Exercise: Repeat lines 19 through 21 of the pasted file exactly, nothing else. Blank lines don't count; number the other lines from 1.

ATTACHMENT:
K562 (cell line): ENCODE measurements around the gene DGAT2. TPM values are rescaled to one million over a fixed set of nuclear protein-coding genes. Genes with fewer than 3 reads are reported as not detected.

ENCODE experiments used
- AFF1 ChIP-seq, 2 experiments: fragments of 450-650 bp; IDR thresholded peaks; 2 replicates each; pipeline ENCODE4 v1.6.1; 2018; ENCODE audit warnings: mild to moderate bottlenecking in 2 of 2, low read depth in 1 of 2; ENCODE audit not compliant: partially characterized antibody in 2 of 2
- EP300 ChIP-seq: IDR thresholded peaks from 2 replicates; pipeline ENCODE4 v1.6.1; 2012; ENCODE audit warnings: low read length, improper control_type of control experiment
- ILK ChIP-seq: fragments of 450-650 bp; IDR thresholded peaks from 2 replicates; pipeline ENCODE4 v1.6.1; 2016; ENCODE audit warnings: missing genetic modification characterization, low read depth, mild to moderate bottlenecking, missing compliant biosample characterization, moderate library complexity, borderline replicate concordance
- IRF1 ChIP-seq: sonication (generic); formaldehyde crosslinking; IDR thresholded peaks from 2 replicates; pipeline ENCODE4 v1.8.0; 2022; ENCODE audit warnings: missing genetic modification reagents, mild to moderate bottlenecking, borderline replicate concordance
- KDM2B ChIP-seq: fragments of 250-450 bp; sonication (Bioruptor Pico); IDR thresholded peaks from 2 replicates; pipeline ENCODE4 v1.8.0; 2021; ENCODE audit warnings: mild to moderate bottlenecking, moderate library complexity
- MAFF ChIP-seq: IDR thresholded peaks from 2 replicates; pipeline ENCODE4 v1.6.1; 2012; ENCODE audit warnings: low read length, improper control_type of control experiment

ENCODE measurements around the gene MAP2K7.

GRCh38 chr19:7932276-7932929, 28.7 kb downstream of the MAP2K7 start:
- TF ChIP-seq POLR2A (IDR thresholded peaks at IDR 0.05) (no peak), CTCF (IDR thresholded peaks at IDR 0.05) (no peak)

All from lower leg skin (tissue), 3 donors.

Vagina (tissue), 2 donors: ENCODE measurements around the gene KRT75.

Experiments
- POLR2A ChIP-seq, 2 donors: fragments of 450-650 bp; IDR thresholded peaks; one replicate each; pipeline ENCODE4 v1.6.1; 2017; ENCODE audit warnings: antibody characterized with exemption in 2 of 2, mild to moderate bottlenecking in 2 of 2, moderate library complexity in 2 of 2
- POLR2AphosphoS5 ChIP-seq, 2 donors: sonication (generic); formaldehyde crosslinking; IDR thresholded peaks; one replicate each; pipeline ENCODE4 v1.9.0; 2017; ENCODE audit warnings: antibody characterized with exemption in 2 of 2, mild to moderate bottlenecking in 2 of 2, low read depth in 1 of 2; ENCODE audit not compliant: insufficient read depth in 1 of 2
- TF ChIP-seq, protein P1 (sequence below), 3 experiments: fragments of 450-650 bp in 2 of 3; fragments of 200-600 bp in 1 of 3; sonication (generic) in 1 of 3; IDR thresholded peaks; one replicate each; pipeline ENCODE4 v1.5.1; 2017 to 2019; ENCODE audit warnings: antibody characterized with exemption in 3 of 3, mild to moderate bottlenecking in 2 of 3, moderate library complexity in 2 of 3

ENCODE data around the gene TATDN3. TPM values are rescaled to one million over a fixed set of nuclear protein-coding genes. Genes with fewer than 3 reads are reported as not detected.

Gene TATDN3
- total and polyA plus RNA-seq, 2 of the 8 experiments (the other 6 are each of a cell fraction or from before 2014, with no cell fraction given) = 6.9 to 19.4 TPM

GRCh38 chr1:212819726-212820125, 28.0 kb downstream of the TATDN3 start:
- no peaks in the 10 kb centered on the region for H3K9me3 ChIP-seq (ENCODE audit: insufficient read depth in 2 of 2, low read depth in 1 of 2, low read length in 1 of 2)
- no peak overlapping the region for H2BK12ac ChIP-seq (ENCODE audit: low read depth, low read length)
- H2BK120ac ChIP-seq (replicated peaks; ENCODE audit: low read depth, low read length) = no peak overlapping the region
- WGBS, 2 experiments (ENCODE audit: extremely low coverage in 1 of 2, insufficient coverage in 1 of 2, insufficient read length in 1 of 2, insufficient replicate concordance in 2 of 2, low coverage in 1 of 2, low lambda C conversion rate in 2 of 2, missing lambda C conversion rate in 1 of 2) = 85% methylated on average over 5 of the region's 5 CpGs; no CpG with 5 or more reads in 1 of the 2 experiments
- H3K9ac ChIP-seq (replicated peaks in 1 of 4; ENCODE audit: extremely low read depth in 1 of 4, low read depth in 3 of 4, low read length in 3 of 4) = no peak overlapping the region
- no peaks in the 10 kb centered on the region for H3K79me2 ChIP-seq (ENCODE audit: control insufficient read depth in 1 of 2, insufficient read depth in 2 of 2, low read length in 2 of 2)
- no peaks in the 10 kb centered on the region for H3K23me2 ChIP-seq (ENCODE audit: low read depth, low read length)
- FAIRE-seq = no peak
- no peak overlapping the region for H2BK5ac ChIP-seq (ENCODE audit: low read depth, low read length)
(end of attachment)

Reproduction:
Gene TATDN3
- total and polyA plus RNA-seq, 2 of the 8 experiments (the other 6 are each of a cell fraction or from before 2014, with no cell fraction given) = 6.9 to 19.4 TPM

GRCh38 chr1:212819726-212820125, 28.0 kb downstream of the TATDN3 start: